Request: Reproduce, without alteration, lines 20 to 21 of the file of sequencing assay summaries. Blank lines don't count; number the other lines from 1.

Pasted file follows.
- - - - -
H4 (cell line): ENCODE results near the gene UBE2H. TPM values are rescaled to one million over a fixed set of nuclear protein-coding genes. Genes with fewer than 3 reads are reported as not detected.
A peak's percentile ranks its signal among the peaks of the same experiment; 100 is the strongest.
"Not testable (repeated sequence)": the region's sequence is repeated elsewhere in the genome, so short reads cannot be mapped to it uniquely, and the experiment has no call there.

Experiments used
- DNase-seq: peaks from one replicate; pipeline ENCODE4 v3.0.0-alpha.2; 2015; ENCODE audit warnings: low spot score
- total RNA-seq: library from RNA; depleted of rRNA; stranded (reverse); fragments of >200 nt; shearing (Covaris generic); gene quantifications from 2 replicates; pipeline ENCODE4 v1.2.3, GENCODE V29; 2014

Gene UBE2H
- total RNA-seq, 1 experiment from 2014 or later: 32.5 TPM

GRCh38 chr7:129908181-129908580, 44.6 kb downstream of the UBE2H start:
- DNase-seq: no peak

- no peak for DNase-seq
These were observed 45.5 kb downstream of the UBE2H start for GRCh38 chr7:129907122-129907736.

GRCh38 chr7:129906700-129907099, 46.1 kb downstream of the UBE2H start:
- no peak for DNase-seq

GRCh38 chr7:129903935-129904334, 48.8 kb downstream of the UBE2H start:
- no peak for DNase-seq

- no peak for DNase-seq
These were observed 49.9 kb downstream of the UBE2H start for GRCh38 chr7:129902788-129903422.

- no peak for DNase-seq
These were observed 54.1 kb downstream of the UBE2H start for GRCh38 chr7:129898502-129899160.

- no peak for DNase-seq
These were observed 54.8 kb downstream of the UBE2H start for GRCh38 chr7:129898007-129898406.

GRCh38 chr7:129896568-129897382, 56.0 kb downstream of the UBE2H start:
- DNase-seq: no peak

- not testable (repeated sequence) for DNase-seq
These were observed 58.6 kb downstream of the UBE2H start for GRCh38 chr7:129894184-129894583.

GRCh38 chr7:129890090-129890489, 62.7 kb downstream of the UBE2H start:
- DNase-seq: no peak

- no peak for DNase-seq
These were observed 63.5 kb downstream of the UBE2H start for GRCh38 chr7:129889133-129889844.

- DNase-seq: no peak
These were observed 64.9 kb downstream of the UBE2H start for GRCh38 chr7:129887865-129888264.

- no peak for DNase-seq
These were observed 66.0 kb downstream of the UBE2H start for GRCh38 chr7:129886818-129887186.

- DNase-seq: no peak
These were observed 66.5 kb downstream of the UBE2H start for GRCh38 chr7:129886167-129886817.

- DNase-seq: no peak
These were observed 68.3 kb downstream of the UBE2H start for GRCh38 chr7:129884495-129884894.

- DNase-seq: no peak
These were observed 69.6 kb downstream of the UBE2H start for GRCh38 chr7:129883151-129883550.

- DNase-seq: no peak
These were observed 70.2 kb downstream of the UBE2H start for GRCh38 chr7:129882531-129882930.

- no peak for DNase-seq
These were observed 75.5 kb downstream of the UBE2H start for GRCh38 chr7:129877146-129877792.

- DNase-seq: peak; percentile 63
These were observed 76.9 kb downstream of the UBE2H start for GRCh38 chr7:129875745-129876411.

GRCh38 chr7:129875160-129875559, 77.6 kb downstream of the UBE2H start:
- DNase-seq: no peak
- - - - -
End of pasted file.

These were observed 54.1 kb downstream of the UBE2H start for GRCh38 chr7:129898502-129899160.

- no peak for DNase-seq